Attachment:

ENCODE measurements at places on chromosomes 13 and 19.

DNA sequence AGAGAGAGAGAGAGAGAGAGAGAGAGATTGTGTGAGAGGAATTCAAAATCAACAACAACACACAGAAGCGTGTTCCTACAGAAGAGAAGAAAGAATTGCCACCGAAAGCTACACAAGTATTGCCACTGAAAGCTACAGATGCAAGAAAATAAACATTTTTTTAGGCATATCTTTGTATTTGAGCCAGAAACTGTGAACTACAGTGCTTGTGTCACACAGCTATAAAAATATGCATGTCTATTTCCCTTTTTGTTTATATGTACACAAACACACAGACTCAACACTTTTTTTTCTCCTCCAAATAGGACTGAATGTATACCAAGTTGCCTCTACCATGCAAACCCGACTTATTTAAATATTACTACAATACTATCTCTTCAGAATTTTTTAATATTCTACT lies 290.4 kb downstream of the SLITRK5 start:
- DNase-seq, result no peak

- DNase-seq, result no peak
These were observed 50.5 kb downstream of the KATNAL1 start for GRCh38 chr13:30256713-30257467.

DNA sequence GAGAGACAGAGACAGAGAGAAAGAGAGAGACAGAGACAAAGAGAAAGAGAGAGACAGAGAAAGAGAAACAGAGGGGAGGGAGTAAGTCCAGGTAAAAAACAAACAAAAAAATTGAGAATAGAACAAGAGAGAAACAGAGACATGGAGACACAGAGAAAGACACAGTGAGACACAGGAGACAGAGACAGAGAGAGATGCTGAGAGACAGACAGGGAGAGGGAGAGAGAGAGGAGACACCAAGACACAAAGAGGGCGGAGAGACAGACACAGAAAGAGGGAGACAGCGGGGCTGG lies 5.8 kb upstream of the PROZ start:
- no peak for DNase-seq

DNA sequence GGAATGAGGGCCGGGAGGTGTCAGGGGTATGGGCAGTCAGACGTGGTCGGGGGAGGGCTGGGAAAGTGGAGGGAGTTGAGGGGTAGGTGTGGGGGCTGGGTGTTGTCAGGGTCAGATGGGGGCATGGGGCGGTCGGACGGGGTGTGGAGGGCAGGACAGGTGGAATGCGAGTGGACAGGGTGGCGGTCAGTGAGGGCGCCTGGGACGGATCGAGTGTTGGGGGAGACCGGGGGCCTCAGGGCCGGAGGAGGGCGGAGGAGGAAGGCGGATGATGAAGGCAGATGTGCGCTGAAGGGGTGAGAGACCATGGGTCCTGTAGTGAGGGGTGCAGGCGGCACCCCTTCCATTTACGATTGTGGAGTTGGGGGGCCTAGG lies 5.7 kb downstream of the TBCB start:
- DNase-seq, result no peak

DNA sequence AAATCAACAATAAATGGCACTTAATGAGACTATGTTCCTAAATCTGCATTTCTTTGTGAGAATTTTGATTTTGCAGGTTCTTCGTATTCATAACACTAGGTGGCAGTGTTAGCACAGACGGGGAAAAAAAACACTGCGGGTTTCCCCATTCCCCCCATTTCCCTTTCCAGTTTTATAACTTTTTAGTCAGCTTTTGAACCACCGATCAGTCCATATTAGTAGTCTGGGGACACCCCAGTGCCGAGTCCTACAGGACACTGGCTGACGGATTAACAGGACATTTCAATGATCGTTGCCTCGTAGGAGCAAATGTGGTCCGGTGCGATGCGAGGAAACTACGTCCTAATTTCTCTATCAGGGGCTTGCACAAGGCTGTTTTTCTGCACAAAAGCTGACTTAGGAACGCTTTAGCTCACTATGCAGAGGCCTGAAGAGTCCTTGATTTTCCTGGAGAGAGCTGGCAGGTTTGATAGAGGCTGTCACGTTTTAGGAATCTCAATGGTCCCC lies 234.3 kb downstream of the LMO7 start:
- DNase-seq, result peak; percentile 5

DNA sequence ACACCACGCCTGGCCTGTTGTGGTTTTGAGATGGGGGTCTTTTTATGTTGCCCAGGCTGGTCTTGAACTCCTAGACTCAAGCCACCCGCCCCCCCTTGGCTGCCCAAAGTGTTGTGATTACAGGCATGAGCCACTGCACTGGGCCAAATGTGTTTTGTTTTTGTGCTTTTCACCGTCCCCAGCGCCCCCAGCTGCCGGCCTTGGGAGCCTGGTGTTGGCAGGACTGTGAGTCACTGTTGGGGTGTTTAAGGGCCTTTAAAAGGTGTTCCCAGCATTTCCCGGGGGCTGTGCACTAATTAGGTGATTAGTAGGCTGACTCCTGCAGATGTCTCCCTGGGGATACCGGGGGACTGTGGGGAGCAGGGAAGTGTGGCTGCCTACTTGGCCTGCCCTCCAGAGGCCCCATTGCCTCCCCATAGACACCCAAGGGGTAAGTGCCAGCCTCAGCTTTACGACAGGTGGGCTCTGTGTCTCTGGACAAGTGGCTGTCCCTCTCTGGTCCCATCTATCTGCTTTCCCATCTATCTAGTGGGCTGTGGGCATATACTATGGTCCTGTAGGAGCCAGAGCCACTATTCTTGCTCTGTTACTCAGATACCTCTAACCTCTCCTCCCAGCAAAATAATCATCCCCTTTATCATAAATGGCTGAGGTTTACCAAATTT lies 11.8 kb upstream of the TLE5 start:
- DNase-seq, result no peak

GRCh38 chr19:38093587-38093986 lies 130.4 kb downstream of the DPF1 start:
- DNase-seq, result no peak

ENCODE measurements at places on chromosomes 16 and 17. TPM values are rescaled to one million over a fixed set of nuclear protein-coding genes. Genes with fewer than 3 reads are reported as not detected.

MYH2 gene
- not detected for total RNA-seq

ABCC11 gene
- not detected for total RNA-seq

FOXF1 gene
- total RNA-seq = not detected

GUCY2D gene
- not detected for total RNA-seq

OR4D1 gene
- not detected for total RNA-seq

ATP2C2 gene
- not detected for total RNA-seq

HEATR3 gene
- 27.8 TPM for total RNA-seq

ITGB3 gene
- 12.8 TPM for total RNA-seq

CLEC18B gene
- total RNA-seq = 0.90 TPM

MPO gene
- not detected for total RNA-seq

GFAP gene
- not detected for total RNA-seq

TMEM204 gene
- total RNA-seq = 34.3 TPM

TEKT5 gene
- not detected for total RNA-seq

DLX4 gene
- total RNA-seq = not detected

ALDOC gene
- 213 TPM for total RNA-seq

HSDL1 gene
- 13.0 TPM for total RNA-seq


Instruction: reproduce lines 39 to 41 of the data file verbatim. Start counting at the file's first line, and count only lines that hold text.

TMEM204 gene
- total RNA-seq = 34.3 TPM

TEKT5 gene